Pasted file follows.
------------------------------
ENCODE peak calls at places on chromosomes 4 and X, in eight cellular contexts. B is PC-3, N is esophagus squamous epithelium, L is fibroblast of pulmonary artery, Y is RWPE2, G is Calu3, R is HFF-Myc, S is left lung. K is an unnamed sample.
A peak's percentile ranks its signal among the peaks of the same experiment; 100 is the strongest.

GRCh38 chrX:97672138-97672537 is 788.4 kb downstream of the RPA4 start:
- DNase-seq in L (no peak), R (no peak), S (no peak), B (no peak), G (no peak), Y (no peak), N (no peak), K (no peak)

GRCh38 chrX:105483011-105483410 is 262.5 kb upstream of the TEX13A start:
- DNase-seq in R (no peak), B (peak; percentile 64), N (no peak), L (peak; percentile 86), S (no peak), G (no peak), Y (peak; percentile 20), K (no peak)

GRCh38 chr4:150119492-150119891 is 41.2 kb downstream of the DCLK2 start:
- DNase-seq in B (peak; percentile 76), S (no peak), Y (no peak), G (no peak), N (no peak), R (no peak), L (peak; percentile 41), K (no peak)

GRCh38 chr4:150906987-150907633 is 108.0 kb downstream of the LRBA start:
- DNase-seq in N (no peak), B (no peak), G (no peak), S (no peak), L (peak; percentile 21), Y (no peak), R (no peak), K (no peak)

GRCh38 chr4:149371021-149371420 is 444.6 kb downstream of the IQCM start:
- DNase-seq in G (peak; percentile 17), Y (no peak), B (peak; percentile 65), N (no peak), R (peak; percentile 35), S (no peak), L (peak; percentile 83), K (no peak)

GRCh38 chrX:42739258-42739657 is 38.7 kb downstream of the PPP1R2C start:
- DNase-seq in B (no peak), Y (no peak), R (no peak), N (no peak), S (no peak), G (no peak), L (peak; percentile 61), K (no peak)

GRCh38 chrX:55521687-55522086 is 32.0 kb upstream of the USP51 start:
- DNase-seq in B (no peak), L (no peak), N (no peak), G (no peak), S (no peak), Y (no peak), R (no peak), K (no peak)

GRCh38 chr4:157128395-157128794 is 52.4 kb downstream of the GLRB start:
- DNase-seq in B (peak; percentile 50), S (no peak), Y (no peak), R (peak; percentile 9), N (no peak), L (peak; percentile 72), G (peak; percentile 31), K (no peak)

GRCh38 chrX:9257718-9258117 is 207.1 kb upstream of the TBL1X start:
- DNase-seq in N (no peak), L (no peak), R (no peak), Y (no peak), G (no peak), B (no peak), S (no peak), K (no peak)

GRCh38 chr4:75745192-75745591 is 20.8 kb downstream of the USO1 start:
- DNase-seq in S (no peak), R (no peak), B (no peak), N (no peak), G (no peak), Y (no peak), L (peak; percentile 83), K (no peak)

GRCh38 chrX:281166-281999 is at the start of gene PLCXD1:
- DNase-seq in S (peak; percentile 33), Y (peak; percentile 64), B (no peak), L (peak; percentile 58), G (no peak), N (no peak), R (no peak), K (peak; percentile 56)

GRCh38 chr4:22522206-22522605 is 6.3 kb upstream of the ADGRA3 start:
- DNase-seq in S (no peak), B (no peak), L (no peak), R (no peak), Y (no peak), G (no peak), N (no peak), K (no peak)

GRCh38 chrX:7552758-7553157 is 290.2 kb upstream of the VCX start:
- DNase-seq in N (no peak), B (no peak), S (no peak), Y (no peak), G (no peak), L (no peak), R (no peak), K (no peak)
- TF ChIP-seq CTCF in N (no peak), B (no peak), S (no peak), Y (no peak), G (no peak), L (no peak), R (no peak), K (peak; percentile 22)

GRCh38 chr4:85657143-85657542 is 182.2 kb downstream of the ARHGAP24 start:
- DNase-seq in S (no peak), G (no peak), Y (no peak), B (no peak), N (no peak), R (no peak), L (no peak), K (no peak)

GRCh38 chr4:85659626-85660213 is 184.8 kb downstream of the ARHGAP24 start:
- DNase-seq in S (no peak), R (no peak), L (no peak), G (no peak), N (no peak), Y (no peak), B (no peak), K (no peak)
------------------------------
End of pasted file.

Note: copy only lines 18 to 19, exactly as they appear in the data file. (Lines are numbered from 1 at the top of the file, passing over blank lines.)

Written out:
- DNase-seq in B (peak; percentile 50), S (no peak), Y (no peak), R (peak; percentile 9), N (no peak), L (peak; percentile 72), G (peak; percentile 31), K (no peak)

GRCh38 chrX:9257718-9258117 is 207.1 kb upstream of the TBL1X start: